From Auckland we headed to Taupo, with a stop at the Waitomo Glowworm Caves to break up the long drive. We chose not to drive ourselves, so we could enjoy the scenery along the way and spare the New Zealanders the threat of yet another foreigner trying to navigate on the left side of the road. This is typical of the views from the car.
Our driver Duncan educated us about his country as we drove south through beautifully green rolling farmlands to Waitomo. The weather gods continued to shine on us, giving us a sunny day in the 60s for our trip.Some random facts: Of NZ’s 4.6 million people, 80% live on the North Island and about 1.3 million are in the Auckland area. The average house price is $1 mil in the greater Auckland area, and it has more than doubled in past 5 years. All universities in NZ are public, so higher education is widely available. Professional schools such as medicine and dentistry, however, are costly. Dairy is the largest industry, along with timber and fishing.
During the recent elections, the main issues were immigration and health care. Sound familiar? Their new prime minister is a 37 year old woman who only recently became head of the Labour Party (more like our Democratic Party), so no one is sure what to expect. The economy has been strong for the past nine years under the National Party (the conservatives). Neither party won a majority in the recent elections, so the two small parties (New Zealand First and the Greens–their names are self-explanatory) decided the outcome by aligning themselves with Labour after seeing which side offered them more. Because the election took a long time to finalize, this was big news. Duncan noted that the Labour and National parties are closer together in their views than our Democrats and Republicans.
About ⅔ of all electricity in NZ is generated by renewable energy sources: Geothermal and hydro account for about 30% each, with wind contributing another 10. Given the number of geothermal areas we saw later in our trip and the network of rivers and lots of rainfall, this wasn’t surprising.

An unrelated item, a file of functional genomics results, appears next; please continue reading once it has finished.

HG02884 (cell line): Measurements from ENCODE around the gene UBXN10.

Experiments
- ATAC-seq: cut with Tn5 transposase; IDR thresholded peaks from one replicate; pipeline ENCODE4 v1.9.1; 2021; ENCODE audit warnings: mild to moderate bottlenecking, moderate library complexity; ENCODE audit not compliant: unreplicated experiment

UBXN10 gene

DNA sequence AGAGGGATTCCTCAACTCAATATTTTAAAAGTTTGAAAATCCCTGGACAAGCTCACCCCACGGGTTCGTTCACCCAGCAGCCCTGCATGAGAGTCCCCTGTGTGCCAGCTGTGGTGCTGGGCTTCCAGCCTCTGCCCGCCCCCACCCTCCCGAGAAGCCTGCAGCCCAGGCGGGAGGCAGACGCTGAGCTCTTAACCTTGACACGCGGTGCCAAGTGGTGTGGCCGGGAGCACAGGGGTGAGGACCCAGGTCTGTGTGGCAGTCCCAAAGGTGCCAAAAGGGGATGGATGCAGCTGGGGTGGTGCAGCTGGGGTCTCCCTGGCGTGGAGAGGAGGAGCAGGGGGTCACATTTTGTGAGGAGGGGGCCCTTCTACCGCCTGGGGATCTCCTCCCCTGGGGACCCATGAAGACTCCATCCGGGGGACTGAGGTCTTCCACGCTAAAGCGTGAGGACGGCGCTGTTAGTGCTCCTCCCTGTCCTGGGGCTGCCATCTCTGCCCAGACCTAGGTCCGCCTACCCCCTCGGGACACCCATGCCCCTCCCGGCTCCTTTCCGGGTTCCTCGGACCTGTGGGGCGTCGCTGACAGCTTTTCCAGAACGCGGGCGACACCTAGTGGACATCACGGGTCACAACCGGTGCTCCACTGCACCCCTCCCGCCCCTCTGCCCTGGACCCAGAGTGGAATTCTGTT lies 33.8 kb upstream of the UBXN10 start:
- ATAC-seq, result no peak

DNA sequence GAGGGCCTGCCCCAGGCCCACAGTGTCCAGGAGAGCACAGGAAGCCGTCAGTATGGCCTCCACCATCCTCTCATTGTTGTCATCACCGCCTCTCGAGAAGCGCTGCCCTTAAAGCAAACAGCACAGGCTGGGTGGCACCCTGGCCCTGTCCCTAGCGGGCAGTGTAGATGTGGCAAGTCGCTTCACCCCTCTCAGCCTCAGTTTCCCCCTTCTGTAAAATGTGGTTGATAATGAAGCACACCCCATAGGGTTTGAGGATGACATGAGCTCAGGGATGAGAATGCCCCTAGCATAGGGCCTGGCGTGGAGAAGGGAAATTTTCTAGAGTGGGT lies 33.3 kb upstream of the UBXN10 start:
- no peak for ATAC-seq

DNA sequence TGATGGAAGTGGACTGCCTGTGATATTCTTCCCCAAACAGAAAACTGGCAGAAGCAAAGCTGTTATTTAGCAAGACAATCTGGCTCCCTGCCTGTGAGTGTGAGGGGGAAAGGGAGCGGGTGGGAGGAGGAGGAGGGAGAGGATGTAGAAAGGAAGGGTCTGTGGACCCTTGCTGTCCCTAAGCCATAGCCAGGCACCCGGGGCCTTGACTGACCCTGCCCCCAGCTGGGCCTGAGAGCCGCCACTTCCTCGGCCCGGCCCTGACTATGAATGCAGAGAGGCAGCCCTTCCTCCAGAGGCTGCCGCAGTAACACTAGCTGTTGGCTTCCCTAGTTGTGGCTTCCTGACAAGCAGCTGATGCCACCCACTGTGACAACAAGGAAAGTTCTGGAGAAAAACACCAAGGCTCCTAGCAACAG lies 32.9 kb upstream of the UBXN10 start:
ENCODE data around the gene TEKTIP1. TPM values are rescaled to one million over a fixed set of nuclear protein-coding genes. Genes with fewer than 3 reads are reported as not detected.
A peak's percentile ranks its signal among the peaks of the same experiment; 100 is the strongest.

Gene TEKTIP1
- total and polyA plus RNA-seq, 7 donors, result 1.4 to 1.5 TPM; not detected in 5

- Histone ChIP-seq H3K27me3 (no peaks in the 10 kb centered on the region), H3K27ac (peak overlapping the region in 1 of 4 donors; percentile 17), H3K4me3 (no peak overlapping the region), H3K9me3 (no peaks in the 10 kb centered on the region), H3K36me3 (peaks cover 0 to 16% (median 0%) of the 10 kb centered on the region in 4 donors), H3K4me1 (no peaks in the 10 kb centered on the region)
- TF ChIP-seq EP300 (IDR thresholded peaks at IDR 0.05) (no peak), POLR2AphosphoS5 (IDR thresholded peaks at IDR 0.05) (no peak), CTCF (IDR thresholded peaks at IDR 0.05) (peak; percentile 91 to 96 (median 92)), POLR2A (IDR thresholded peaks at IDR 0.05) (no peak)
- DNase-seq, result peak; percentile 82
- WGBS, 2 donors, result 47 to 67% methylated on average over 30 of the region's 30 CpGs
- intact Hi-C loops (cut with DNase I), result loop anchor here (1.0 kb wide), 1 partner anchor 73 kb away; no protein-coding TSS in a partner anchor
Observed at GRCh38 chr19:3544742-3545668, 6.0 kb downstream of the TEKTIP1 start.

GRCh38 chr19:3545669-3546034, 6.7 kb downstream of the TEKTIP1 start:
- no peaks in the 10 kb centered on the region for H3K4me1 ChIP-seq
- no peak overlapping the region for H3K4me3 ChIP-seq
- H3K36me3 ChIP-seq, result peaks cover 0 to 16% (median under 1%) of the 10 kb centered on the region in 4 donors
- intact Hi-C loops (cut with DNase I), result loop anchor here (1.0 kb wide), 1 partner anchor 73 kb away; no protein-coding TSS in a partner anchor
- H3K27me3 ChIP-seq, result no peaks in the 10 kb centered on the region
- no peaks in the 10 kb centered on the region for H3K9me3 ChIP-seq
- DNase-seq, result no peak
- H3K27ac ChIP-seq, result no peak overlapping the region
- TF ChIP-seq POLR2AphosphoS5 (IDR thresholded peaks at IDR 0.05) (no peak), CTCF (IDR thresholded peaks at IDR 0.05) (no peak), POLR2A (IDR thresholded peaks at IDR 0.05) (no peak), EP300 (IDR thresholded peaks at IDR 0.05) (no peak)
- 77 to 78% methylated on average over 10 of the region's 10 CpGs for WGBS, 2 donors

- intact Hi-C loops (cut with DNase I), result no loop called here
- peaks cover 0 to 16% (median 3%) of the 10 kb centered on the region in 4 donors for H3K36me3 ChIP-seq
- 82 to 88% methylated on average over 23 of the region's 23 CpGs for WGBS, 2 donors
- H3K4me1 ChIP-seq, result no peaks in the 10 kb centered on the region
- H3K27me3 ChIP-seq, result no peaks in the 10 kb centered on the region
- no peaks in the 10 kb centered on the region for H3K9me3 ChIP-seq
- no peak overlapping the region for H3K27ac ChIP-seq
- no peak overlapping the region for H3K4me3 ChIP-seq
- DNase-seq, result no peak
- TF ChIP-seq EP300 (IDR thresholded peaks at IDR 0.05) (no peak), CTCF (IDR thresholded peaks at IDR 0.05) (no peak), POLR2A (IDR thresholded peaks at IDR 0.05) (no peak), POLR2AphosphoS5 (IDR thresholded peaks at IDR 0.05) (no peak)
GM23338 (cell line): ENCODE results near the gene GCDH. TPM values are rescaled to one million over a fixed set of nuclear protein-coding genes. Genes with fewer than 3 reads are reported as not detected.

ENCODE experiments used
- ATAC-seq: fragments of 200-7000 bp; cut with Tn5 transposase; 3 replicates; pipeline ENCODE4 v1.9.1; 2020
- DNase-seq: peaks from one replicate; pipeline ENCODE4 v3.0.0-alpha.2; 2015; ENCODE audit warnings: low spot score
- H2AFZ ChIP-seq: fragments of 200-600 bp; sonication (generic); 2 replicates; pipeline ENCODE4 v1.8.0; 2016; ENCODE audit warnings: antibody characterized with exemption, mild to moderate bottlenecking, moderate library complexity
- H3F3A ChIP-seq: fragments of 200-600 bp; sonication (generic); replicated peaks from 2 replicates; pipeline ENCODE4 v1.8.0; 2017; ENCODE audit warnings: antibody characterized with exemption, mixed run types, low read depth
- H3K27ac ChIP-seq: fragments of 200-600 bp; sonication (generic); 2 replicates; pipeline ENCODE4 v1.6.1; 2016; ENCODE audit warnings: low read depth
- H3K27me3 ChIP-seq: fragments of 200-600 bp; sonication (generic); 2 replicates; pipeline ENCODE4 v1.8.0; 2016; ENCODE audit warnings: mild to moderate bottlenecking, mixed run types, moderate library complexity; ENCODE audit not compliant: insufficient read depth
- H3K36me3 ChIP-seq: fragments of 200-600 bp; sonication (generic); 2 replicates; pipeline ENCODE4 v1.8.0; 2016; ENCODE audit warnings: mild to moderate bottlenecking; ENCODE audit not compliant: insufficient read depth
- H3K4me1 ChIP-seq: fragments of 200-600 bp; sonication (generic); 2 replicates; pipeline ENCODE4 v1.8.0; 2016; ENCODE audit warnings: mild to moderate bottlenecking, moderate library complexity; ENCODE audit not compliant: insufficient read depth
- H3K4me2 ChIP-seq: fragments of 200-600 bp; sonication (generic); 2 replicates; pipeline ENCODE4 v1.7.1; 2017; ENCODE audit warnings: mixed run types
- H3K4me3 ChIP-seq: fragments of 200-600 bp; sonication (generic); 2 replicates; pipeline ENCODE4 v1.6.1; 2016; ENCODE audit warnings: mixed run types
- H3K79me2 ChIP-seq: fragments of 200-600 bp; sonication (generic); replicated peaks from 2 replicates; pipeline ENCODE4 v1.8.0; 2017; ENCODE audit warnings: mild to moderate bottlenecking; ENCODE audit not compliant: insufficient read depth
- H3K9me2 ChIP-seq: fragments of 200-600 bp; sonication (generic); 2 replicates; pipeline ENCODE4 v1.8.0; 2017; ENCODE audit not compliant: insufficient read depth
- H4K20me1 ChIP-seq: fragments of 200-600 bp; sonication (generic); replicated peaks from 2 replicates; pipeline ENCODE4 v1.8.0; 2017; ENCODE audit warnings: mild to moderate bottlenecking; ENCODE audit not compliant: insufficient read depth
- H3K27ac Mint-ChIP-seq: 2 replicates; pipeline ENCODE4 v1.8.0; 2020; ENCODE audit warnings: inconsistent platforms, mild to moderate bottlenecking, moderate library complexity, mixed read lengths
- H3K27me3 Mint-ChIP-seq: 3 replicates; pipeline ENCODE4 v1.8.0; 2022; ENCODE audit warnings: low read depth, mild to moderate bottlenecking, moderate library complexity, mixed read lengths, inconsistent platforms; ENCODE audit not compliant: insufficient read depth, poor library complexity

After several hours we arrived at Waitomo. Wai in Maori means water; tomo means hole or shaft. A Maori chief discovered the caves in 1887, along with an English surveyor. They explored them on a raft using candles to light their way. Soon after, the chief and his wife began guiding visitors through the caves. In 1904 the government assumed responsibility for running the caves, which grew in popularity. Even Queen Elizabeth II visited in 1953, soon after she became queen. You can see her photo in the information placard. In 1990 the government returned the Waitomo Glowworm Caves to the descendants of the original Maori owners, many of whom work at the caves today. Several government agencies partner with the Maoris to preserve the caves.
It would be lovely to show you photos of the caves, but none were allowed. And they probably wouldn’t have showed much anyway….so use your imagination to picture deep limestone caves with lovely stalactite and stalagmite formations. During the insect’s larval stage, its tail glows. At first thought it hard to see them; as we got deeper the darkness made it easier to appreciate. The final part of the tour was a boat ride on the underground Waitomo River, illuminated only by the glowworms’ little dots of light, like a starry sky. For me it was magical, like gliding through a deep forest looking up at a starry sky. It was so peaceful and meditative…except for the 15+ minute wait to get on the boat, which drove Mr. Fussy crazy. (And afterwards, he said this was a stop he could have skipped. Oh, well, who knew?)
From Waitomo we passed through Te Kuiti, which claims it is the sheep sheering capital of the world and has this statue to “prove” it.
After another two hours’ drive we arrived at Lake Taupo, New Zealand’s largest and the second largest freshwater lake in Oceania. It’s 40 miles long, 17 miles wide, and has an average depth of about 300 feet, as deep as 900. We had a spectacular view of the lake and snow-capped mountains, as well as lovely views of Huka Falls.
An Amazing Lodge
Late afternoon we arrived at our day’s destination, Huka Lodge–oh, my! This Relais & Chateaux property is set on the banks of the Waikato River and Huka Falls. A more serene and gorgeous location is hard to imagine.
Our room was huge, with a separate dressing area complete with a bar and coffee maker, which kept room clear of clutter. (Every place we stayed had a Nespresso machine; by the end of the trip I’d mastered all the different models!)
We had some unusual visitors arrive on our patio, coming right up to the door.
The lodge manager had told us that the ducks we saw on the pond loved to surprise the guests. And it we’d opened the patio doors, they would have made themselves right at home in the room–and probably left us a not so welcome gift before leaving!
For dinner the Lodge sets up tables for each party throughout the lodge and on the grounds. Our first night we dined on the patio outside the main lounge, a lovely spot with a fireplace. The food was exquisite, and tasted as good as it looked. Unfortunately I forgot to take pictures of anything but the main course, which was lamb (of course!).
And if a five course meal wasn’t enough, after dinner guests gathered in the lounge for cheeses, petit fours, and after dinner drinks! The perfect end to a long but lovely day. Cheers!